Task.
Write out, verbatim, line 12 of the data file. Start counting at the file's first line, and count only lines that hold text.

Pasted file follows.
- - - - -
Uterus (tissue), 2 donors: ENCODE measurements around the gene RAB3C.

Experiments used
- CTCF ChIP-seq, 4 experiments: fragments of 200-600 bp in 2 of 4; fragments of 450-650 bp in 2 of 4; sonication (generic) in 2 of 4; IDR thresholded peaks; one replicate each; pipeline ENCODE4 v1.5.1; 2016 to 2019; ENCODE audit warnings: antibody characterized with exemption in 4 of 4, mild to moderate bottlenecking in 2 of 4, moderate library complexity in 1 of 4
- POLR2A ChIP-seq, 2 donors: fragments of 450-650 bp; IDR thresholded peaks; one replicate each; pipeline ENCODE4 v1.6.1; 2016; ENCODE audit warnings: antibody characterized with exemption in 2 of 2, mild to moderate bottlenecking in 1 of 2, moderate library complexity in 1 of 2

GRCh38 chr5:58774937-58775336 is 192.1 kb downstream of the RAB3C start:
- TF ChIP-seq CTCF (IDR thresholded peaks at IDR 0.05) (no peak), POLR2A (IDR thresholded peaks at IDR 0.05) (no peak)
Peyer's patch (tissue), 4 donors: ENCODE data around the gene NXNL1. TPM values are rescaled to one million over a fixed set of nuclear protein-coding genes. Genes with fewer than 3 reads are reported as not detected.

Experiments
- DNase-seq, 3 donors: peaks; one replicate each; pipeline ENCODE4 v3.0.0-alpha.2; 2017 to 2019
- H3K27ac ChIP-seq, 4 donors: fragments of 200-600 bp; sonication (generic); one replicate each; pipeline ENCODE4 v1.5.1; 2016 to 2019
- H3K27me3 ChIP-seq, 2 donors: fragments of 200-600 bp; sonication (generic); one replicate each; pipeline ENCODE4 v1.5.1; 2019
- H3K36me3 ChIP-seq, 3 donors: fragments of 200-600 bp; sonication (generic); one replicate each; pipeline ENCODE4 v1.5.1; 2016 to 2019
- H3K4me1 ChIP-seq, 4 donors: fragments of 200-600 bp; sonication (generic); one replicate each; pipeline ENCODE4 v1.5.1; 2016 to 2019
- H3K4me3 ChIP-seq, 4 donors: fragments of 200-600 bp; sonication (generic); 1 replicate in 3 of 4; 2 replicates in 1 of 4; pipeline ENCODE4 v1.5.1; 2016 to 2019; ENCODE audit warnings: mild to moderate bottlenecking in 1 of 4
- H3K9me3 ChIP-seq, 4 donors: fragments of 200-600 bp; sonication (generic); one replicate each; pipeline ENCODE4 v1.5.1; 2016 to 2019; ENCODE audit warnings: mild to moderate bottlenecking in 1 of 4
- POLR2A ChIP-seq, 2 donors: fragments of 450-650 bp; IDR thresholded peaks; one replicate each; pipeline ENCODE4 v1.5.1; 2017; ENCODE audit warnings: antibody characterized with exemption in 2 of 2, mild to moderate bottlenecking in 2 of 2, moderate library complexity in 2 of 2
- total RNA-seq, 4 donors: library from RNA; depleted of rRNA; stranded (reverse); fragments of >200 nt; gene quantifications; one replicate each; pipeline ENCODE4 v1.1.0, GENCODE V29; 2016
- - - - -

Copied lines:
- H3K36me3 ChIP-seq, 3 donors: fragments of 200-600 bp; sonication (generic); one replicate each; pipeline ENCODE4 v1.5.1; 2016 to 2019